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Oil Filter Location

 
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  #11 (permalink)  
Old 21 May 2018, 02:02 pm
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Default Re: Oil Filter Location

Quote:
Originally Posted by capevape View Post
Perfect! That leads to my next question. Is there a preferred 5W-30 I should buy?
I prefer the only full 100% chemical synthetic recommended warranted 25,000 mile/1 year turbo 5w-30 engine oil in the world https://www.amsoil.com/lit/databulle...pdf?zo=1181889 .

Last edited by Gold2006; 21 May 2018 at 02:36 pm.
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  #12 (permalink)  
Old 22 May 2018, 08:06 pm
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Default Re: Oil Filter Location

Mobil 1 has a warranted 20,000 mile/1 year oil and a filter for 20,000 for 1 year also
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  #13 (permalink)  
Old 22 May 2018, 09:20 pm
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Default Re: Oil Filter Location

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Originally Posted by chromer don View Post
Mobil 1 has a warranted 20,000 mile/1 year oil and a filter for 20,000 for 1 year also
Yep, that is why I call them Mobil 2 as that would be my second choice. AMSOIL has proven their 25,000 mile oil for 45 years now without a single proven oil related failure. Clearly the best.
AMSOIL has a warranted 1 year 25,000 mile oil filter to match their oil.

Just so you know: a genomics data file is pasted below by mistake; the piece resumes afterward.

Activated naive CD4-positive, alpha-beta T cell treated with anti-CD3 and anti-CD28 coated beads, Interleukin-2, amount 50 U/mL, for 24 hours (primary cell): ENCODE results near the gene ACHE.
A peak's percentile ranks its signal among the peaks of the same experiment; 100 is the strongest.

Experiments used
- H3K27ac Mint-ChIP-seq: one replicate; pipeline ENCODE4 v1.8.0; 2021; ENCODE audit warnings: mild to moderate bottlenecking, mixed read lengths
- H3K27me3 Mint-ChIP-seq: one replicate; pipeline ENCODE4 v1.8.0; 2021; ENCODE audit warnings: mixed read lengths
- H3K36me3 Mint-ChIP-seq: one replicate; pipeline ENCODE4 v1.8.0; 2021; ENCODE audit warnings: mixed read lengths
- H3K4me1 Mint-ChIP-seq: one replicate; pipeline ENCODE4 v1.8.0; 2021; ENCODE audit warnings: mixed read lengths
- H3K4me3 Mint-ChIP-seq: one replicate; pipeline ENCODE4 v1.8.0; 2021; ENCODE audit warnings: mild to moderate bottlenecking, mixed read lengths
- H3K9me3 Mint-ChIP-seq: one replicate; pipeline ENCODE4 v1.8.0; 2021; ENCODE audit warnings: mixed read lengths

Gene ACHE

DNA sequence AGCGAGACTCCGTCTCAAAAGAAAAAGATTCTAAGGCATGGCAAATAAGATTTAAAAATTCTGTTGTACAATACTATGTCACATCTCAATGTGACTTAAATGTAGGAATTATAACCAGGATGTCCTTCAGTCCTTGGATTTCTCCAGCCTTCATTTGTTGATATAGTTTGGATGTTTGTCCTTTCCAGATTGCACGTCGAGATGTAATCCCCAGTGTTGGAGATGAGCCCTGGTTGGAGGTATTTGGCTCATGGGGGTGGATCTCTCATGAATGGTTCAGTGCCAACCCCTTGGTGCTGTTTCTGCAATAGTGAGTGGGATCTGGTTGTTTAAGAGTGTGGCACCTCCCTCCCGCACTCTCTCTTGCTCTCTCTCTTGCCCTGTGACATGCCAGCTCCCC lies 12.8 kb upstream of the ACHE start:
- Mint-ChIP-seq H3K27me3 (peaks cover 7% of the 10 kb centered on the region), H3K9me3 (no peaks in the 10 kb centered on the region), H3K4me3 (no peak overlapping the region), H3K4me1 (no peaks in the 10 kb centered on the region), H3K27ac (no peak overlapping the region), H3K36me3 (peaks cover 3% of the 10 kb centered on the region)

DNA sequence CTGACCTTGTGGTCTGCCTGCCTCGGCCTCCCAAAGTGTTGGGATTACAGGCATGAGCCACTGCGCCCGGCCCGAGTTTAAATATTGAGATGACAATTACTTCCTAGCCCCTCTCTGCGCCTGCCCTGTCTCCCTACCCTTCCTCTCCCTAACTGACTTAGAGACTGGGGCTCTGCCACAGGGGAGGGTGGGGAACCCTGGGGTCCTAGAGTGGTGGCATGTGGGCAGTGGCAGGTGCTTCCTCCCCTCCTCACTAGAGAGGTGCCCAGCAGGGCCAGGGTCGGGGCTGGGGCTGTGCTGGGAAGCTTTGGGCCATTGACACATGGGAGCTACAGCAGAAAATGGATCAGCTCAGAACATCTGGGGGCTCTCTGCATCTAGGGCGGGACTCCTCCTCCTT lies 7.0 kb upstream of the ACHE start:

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Last edited by Gold2006; 23 May 2018 at 07:51 pm.
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  #14 (permalink)  
Old 26 May 2018, 07:49 am
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Default Re: Oil Filter Location

Are some people seriously only changing their oil once a year?
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Old 26 May 2018, 09:21 am
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Default Re: Oil Filter Location

Quote:
Originally Posted by capevape View Post
Are some people seriously only changing their oil once a year?
That's why I don't use a full synthetic oil, I could not force myself to leave the oil in that long.

I change it every 3,000 miles, and use Castrol High-Mileage.
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Old 26 May 2018, 11:51 am
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Default Re: Oil Filter Location

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Originally Posted by capevape View Post
Are some people seriously only changing their oil once a year?
I do for my car, motorhome, generator, boat, motorcycle, and 2 UTVs but only with AMSOIL. AMSOIL's proven it for 45 years, millions of customers driving billions of miles have proven it, and I've proven it with used oil analysis. It came back that the oil was good for continued use after 1 year. If I had to change oil and filters every 3,000 miles/3 months, I wouldn't have time or money to enjoy them.
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Last edited by Gold2006; 26 May 2018 at 12:54 pm.
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  #17 (permalink)  
Old 28 May 2018, 02:32 am
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Default Re: Oil Filter Location

compression ratio is the difference in the volume of the cylinder when the piston is at Bottom Dead Center (BDC) vs when it is at Top Dead Center (TDC).

This is expressed as a ratio such as 10:1 (read 10 to 1), or 8.5:1 (eight and a half to one). for 10:1 the meaning is that the space at TDC is 10 times smaller than when at BDC.

this ratio is what requires high octane, as high compression squeezes the air/fuel mixture, and by physics, compressed gas heats up, and this compression in the engine can (and will) heat up enough to ignite the air/fuel mixture without the use of a spark plug (this is known as dieseling). Diesel engines use a Glow Plug as a hot spot to increase the temp when cold, but when the engine is warm it runs off of compression ignition alone. (Mazda is useing this principle in their new engines for increased efficiency google it if you are interested)